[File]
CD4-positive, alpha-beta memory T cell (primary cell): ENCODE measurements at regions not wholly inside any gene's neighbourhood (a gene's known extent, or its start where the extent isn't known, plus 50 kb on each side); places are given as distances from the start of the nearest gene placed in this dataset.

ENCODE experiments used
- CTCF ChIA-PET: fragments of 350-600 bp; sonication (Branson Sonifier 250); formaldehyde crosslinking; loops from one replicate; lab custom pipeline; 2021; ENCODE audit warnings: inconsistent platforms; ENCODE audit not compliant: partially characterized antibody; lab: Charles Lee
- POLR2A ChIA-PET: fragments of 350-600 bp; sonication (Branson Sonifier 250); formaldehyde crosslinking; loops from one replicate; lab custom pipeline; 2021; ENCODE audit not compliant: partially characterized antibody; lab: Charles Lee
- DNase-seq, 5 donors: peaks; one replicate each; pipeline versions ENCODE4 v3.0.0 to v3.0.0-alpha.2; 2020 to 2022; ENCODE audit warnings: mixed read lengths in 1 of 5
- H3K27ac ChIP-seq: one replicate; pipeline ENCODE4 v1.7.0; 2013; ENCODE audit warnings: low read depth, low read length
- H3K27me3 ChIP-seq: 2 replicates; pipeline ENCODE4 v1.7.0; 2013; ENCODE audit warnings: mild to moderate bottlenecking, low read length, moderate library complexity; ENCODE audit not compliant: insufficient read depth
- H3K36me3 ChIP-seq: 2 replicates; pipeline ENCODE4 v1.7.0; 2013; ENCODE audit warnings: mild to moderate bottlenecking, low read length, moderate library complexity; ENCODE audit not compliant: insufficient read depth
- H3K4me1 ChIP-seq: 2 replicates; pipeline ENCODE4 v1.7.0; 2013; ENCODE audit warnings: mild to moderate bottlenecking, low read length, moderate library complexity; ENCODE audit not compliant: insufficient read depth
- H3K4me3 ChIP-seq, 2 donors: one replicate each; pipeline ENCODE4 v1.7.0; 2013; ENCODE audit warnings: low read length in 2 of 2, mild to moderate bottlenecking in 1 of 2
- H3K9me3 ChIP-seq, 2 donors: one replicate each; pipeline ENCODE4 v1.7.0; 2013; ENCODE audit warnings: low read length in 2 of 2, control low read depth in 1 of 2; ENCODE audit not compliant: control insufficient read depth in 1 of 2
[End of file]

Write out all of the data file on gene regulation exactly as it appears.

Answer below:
CD4-positive, alpha-beta memory T cell (primary cell): ENCODE measurements at regions not wholly inside any gene's neighbourhood (a gene's known extent, or its start where the extent isn't known, plus 50 kb on each side); places are given as distances from the start of the nearest gene placed in this dataset.

ENCODE experiments used
- CTCF ChIA-PET: fragments of 350-600 bp; sonication (Branson Sonifier 250); formaldehyde crosslinking; loops from one replicate; lab custom pipeline; 2021; ENCODE audit warnings: inconsistent platforms; ENCODE audit not compliant: partially characterized antibody; lab: Charles Lee
- POLR2A ChIA-PET: fragments of 350-600 bp; sonication (Branson Sonifier 250); formaldehyde crosslinking; loops from one replicate; lab custom pipeline; 2021; ENCODE audit not compliant: partially characterized antibody; lab: Charles Lee
- DNase-seq, 5 donors: peaks; one replicate each; pipeline versions ENCODE4 v3.0.0 to v3.0.0-alpha.2; 2020 to 2022; ENCODE audit warnings: mixed read lengths in 1 of 5
- H3K27ac ChIP-seq: one replicate; pipeline ENCODE4 v1.7.0; 2013; ENCODE audit warnings: low read depth, low read length
- H3K27me3 ChIP-seq: 2 replicates; pipeline ENCODE4 v1.7.0; 2013; ENCODE audit warnings: mild to moderate bottlenecking, low read length, moderate library complexity; ENCODE audit not compliant: insufficient read depth
- H3K36me3 ChIP-seq: 2 replicates; pipeline ENCODE4 v1.7.0; 2013; ENCODE audit warnings: mild to moderate bottlenecking, low read length, moderate library complexity; ENCODE audit not compliant: insufficient read depth
- H3K4me1 ChIP-seq: 2 replicates; pipeline ENCODE4 v1.7.0; 2013; ENCODE audit warnings: mild to moderate bottlenecking, low read length, moderate library complexity; ENCODE audit not compliant: insufficient read depth
- H3K4me3 ChIP-seq, 2 donors: one replicate each; pipeline ENCODE4 v1.7.0; 2013; ENCODE audit warnings: low read length in 2 of 2, mild to moderate bottlenecking in 1 of 2
- H3K9me3 ChIP-seq, 2 donors: one replicate each; pipeline ENCODE4 v1.7.0; 2013; ENCODE audit warnings: low read length in 2 of 2, control low read depth in 1 of 2; ENCODE audit not compliant: control insufficient read depth in 1 of 2